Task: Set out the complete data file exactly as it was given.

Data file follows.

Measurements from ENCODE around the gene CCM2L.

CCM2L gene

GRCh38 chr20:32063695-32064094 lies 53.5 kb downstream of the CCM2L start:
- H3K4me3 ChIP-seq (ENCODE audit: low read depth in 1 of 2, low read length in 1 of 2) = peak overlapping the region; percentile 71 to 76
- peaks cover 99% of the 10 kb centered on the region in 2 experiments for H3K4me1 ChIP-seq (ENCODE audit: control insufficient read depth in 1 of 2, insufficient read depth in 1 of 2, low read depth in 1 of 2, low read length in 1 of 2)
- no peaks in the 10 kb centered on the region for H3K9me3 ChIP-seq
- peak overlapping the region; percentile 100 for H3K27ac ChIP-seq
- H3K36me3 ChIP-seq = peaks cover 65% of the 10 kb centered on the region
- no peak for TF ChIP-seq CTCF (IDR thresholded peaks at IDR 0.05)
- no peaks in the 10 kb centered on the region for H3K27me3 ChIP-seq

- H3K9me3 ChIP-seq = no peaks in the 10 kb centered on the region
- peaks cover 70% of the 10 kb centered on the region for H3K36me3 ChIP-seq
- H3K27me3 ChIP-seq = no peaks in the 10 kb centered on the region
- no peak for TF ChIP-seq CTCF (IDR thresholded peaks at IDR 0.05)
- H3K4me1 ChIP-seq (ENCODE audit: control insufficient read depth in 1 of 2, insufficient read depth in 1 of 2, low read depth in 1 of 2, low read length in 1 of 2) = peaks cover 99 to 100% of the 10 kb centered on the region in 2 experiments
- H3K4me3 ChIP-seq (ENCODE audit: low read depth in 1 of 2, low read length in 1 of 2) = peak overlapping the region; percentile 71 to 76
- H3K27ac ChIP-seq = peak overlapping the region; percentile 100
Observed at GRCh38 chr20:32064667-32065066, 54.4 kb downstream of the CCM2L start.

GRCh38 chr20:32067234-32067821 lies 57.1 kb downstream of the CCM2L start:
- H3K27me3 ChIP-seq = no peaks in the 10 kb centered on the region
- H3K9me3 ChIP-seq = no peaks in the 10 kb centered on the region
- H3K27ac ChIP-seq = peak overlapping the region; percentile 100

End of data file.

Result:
Measurements from ENCODE around the gene CCM2L.

CCM2L gene

GRCh38 chr20:32063695-32064094 lies 53.5 kb downstream of the CCM2L start:
- H3K4me3 ChIP-seq (ENCODE audit: low read depth in 1 of 2, low read length in 1 of 2) = peak overlapping the region; percentile 71 to 76
- peaks cover 99% of the 10 kb centered on the region in 2 experiments for H3K4me1 ChIP-seq (ENCODE audit: control insufficient read depth in 1 of 2, insufficient read depth in 1 of 2, low read depth in 1 of 2, low read length in 1 of 2)
- no peaks in the 10 kb centered on the region for H3K9me3 ChIP-seq
- peak overlapping the region; percentile 100 for H3K27ac ChIP-seq
- H3K36me3 ChIP-seq = peaks cover 65% of the 10 kb centered on the region
- no peak for TF ChIP-seq CTCF (IDR thresholded peaks at IDR 0.05)
- no peaks in the 10 kb centered on the region for H3K27me3 ChIP-seq

- H3K9me3 ChIP-seq = no peaks in the 10 kb centered on the region
- peaks cover 70% of the 10 kb centered on the region for H3K36me3 ChIP-seq
- H3K27me3 ChIP-seq = no peaks in the 10 kb centered on the region
- no peak for TF ChIP-seq CTCF (IDR thresholded peaks at IDR 0.05)
- H3K4me1 ChIP-seq (ENCODE audit: control insufficient read depth in 1 of 2, insufficient read depth in 1 of 2, low read depth in 1 of 2, low read length in 1 of 2) = peaks cover 99 to 100% of the 10 kb centered on the region in 2 experiments
- H3K4me3 ChIP-seq (ENCODE audit: low read depth in 1 of 2, low read length in 1 of 2) = peak overlapping the region; percentile 71 to 76
- H3K27ac ChIP-seq = peak overlapping the region; percentile 100
Observed at GRCh38 chr20:32064667-32065066, 54.4 kb downstream of the CCM2L start.

GRCh38 chr20:32067234-32067821 lies 57.1 kb downstream of the CCM2L start:
- H3K27me3 ChIP-seq = no peaks in the 10 kb centered on the region
- H3K9me3 ChIP-seq = no peaks in the 10 kb centered on the region
- H3K27ac ChIP-seq = peak overlapping the region; percentile 100